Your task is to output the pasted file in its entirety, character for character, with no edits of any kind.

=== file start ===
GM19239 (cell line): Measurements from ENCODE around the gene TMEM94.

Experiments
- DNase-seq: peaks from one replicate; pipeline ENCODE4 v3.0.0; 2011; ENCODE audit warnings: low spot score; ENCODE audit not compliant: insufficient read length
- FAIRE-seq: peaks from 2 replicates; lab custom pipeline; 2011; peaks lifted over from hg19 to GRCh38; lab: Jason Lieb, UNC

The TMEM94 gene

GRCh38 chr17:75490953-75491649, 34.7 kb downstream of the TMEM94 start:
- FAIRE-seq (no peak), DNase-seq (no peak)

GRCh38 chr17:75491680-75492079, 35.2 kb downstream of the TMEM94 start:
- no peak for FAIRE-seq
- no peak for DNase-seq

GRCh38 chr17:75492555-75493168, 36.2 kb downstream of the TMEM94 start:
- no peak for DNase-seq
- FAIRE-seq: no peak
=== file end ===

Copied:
GM19239 (cell line): Measurements from ENCODE around the gene TMEM94.

Experiments
- DNase-seq: peaks from one replicate; pipeline ENCODE4 v3.0.0; 2011; ENCODE audit warnings: low spot score; ENCODE audit not compliant: insufficient read length
- FAIRE-seq: peaks from 2 replicates; lab custom pipeline; 2011; peaks lifted over from hg19 to GRCh38; lab: Jason Lieb, UNC

The TMEM94 gene

GRCh38 chr17:75490953-75491649, 34.7 kb downstream of the TMEM94 start:
- FAIRE-seq (no peak), DNase-seq (no peak)

GRCh38 chr17:75491680-75492079, 35.2 kb downstream of the TMEM94 start:
- no peak for FAIRE-seq
- no peak for DNase-seq

GRCh38 chr17:75492555-75493168, 36.2 kb downstream of the TMEM94 start:
- no peak for DNase-seq
- FAIRE-seq: no peak